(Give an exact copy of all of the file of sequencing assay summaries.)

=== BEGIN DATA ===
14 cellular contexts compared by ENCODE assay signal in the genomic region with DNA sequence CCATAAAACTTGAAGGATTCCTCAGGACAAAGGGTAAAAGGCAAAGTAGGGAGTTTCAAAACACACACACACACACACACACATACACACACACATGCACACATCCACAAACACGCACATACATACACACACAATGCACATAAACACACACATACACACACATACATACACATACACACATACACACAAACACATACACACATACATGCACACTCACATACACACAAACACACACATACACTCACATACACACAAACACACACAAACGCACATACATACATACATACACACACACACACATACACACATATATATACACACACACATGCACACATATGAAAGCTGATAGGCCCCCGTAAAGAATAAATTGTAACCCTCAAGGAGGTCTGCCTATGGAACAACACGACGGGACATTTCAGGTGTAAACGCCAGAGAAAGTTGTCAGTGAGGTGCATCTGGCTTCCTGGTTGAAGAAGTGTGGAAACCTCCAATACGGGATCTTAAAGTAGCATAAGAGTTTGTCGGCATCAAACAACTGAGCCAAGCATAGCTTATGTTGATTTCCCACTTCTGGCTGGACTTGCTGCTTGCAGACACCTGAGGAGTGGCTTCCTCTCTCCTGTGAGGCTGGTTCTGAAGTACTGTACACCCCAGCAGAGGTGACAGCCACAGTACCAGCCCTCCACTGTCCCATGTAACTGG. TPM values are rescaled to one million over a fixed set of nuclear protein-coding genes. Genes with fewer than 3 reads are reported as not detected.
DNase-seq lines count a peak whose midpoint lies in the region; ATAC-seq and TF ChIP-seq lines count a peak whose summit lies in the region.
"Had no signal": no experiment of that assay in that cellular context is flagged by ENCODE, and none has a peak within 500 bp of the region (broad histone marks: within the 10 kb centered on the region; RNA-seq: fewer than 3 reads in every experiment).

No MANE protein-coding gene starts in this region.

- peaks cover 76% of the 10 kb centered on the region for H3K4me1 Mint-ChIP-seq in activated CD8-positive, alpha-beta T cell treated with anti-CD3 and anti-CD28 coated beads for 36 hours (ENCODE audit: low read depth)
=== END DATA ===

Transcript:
14 cellular contexts compared by ENCODE assay signal in the genomic region with DNA sequence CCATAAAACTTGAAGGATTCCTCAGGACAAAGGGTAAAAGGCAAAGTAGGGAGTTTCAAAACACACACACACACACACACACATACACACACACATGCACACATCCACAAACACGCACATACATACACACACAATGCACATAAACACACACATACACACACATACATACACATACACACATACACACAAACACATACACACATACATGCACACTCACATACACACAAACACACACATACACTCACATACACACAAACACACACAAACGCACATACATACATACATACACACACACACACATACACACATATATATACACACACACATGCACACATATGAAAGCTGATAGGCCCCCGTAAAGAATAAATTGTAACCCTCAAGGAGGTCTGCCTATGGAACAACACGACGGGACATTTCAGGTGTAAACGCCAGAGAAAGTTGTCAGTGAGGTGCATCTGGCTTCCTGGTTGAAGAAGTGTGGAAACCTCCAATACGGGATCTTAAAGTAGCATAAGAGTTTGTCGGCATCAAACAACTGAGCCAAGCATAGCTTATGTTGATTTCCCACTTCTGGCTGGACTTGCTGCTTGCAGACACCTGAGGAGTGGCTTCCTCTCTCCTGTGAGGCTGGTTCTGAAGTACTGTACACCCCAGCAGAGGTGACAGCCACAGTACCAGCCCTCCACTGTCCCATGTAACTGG. TPM values are rescaled to one million over a fixed set of nuclear protein-coding genes. Genes with fewer than 3 reads are reported as not detected.
DNase-seq lines count a peak whose midpoint lies in the region; ATAC-seq and TF ChIP-seq lines count a peak whose summit lies in the region.
"Had no signal": no experiment of that assay in that cellular context is flagged by ENCODE, and none has a peak within 500 bp of the region (broad histone marks: within the 10 kb centered on the region; RNA-seq: fewer than 3 reads in every experiment).

No MANE protein-coding gene starts in this region.

- peaks cover 76% of the 10 kb centered on the region for H3K4me1 Mint-ChIP-seq in activated CD8-positive, alpha-beta T cell treated with anti-CD3 and anti-CD28 coated beads for 36 hours (ENCODE audit: low read depth)